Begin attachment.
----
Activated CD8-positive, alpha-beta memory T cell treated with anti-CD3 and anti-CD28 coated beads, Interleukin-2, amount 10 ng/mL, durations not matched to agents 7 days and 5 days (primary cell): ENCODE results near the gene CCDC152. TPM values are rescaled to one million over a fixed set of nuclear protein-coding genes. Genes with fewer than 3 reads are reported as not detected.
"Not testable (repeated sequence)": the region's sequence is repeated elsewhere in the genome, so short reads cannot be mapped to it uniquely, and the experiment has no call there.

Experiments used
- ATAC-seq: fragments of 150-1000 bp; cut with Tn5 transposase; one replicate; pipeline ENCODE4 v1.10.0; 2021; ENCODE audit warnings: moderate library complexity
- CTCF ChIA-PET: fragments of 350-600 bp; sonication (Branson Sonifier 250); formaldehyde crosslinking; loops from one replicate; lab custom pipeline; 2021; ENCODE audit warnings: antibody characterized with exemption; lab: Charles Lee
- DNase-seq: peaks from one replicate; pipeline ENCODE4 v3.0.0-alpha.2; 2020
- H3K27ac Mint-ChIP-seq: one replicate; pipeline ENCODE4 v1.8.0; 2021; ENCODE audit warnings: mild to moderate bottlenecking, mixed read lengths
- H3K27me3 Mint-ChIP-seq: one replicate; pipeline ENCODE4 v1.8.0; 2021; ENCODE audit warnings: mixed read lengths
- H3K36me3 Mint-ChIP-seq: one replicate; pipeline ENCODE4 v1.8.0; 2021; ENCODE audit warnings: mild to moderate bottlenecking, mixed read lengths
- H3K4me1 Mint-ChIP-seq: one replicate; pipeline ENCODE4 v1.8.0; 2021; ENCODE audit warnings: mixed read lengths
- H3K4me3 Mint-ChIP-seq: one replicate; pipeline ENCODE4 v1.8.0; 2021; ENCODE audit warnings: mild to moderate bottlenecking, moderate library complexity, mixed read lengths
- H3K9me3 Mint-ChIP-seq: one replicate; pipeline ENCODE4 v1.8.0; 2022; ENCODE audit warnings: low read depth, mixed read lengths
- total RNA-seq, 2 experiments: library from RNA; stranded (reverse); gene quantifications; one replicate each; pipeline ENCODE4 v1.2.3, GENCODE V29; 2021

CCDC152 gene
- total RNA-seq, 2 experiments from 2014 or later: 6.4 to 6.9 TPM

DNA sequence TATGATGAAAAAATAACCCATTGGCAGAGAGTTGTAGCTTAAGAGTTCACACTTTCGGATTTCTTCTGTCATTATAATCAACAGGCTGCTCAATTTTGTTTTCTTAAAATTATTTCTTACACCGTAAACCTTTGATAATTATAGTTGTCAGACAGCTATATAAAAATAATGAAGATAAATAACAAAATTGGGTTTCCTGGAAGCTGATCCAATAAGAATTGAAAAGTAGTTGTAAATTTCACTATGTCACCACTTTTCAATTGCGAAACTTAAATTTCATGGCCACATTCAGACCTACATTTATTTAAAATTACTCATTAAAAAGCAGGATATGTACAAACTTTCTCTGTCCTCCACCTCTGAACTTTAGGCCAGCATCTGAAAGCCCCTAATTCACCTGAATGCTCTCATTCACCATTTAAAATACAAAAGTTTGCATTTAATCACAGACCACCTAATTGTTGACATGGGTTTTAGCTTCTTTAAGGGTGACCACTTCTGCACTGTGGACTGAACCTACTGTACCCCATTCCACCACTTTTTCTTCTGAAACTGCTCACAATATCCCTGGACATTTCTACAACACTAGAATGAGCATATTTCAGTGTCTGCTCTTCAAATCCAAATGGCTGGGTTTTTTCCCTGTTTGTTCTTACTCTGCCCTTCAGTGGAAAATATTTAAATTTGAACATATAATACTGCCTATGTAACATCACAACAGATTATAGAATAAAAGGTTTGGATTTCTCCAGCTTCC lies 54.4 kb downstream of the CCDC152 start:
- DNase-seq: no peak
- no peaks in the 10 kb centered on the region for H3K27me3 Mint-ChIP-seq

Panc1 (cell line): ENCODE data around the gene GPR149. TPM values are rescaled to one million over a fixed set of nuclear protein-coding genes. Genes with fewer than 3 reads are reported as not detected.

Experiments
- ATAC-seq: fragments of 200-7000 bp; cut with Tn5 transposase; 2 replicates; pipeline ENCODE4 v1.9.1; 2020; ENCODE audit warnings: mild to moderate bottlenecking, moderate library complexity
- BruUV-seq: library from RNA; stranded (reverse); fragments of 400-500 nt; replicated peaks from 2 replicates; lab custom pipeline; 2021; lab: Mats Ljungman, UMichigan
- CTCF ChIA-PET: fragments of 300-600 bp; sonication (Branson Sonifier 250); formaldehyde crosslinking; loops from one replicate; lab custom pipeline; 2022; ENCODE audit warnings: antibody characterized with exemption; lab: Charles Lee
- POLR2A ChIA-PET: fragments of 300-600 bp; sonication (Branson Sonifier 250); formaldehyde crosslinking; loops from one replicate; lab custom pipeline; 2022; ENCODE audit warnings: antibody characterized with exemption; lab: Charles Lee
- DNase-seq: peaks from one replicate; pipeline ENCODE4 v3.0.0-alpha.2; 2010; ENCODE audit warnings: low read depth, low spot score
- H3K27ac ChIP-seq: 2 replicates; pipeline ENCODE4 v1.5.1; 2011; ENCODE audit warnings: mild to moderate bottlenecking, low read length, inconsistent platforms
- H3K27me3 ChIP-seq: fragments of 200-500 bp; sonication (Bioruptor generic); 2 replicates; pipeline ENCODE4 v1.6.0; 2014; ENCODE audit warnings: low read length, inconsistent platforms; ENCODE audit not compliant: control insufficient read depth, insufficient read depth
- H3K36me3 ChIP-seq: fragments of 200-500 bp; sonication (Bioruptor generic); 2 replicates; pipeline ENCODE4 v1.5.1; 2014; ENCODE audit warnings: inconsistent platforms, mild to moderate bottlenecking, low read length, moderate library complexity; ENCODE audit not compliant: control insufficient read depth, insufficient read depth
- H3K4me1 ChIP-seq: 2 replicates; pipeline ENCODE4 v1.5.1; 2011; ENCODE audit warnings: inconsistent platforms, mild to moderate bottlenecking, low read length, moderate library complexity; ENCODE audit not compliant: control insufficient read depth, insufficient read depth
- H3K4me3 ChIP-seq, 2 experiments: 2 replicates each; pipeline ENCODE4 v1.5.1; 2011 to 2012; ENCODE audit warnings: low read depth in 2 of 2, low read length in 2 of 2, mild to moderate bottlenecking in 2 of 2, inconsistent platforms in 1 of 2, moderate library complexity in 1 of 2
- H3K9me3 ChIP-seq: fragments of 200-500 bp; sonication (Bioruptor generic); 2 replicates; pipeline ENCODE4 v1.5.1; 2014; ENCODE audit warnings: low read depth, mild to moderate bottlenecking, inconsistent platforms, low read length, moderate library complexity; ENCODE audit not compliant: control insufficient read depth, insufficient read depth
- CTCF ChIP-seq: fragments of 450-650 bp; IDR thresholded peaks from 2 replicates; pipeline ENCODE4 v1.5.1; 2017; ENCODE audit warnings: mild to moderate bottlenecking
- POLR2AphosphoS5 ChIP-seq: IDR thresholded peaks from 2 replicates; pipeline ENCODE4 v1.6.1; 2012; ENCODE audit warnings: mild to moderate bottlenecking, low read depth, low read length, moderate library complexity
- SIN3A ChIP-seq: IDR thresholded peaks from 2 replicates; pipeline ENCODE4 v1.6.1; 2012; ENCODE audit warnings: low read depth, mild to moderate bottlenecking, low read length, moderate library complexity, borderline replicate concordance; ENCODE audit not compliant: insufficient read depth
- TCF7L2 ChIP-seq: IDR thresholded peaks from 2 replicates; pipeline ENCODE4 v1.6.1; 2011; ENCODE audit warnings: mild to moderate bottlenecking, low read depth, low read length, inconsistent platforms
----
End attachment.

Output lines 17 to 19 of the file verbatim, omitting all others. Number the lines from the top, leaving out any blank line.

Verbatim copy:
- DNase-seq: no peak
- no peaks in the 10 kb centered on the region for H3K27me3 Mint-ChIP-seq

Panc1 (cell line): ENCODE data around the gene GPR149. TPM values are rescaled to one million over a fixed set of nuclear protein-coding genes. Genes with fewer than 3 reads are reported as not detected.